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Reveton ransomware gang busted by Europol

Europol makes no mention of Reveton, describing it only as ‘a prolific ransomware cybercriminal gang’. Knowledge that this is indeed Reveton comes from Rik Ferguson, VP of security research at Trend Micro. “I’m happy to say,” he reported yesterday, “that, as a result of close cooperation between Trend Micro threat research and Spanish law enforcement a number of important arrests have been made in connection with the Reveton ransomware.”

Reveton, otherwise known as the ‘police trojan’ or ‘police virus’ is possibly the most prolific of all the current ransomware trojans, often being distributed via some of the leading exploit kits. According to a Spanish police announcement, the group was taking in excess of €1 million per year. Since its first detection in May 2011, the Spanish police have received more than 1,200, although “the number of injured is certainly much higher.”

Codenamed Operation Ransom by the police, there have been eleven arrests so far – the first being one of the Reveton gang’s leaders while in Dubai, “responsible for the creation, development and international distribution of the various versions of the malware,” says Ferguson. The Spanish police are reported to be seeking his extradition to Spain. The ten other arrests occurred in Spain itself – six Russians, two Ukrainians and two Georgians. This was the money laundering cell based in the Costa del Sol responsible for transferring the proceeds to Russia.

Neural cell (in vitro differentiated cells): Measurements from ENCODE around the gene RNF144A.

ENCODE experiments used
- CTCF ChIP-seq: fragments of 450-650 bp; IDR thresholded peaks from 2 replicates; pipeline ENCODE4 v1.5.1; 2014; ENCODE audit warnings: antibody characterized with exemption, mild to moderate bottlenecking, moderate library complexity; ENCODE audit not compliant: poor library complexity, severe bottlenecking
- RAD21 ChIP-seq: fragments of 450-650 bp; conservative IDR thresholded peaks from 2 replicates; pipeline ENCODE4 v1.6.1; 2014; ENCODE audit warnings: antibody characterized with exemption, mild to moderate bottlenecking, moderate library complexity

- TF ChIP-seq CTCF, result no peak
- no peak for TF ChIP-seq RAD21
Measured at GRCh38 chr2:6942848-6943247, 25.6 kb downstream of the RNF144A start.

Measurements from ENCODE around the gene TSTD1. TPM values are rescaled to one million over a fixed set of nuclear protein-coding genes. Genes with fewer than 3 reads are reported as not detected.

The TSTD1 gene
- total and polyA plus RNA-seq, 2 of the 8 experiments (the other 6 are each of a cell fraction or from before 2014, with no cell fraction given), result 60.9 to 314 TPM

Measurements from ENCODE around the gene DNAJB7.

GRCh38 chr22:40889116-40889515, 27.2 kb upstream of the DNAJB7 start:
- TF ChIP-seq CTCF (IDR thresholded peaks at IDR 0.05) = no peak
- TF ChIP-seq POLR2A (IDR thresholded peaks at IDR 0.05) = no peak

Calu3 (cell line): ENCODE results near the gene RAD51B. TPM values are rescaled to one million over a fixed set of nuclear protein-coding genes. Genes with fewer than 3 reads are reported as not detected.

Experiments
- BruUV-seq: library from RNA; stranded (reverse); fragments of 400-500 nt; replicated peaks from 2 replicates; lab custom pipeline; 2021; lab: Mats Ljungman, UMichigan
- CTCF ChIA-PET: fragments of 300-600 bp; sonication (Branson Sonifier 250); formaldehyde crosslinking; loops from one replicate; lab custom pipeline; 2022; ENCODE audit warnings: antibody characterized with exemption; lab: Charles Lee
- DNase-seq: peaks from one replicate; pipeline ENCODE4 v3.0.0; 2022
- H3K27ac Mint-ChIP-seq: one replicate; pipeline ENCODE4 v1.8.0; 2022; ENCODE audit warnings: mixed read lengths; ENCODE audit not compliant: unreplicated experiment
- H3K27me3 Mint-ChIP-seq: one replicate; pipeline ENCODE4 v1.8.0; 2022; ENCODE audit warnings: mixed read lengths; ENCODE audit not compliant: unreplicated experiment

“The financial cell of the network,” announced Europol, “specialized in laundering the proceeds of their crimes, obtained in the form of electronic money. For this, the gang employed both virtual systems for money laundering and other traditional systems using various online gaming portals, electronic payment gateways or virtual coins. They also used compromised credit cards to extract cash from the accounts of ransomware victims via ATMs in Spain. As a final step, daily international money transfers through currency exchanges and call centers ensured the funds arrived at their final destination in Russia.”

The effect of this bust will certainly disrupt the Reveton gang. Reveton itself, however, is unlikely to go away. The main gang would appear to be located in Russia, from where Europe and the US have no extradition treaty. Money laundering, particularly in Spain, has been disturbed, and one of the gang’s leaders has been arrested; but the remainder of the Russian gang continues. “The malware itself is still out there and is used by others,” Ferguson told Infosecurity. “Although the arrest does not constitute the entirety of the gang, we can say that this is a significant disruption to the gang's activities.”

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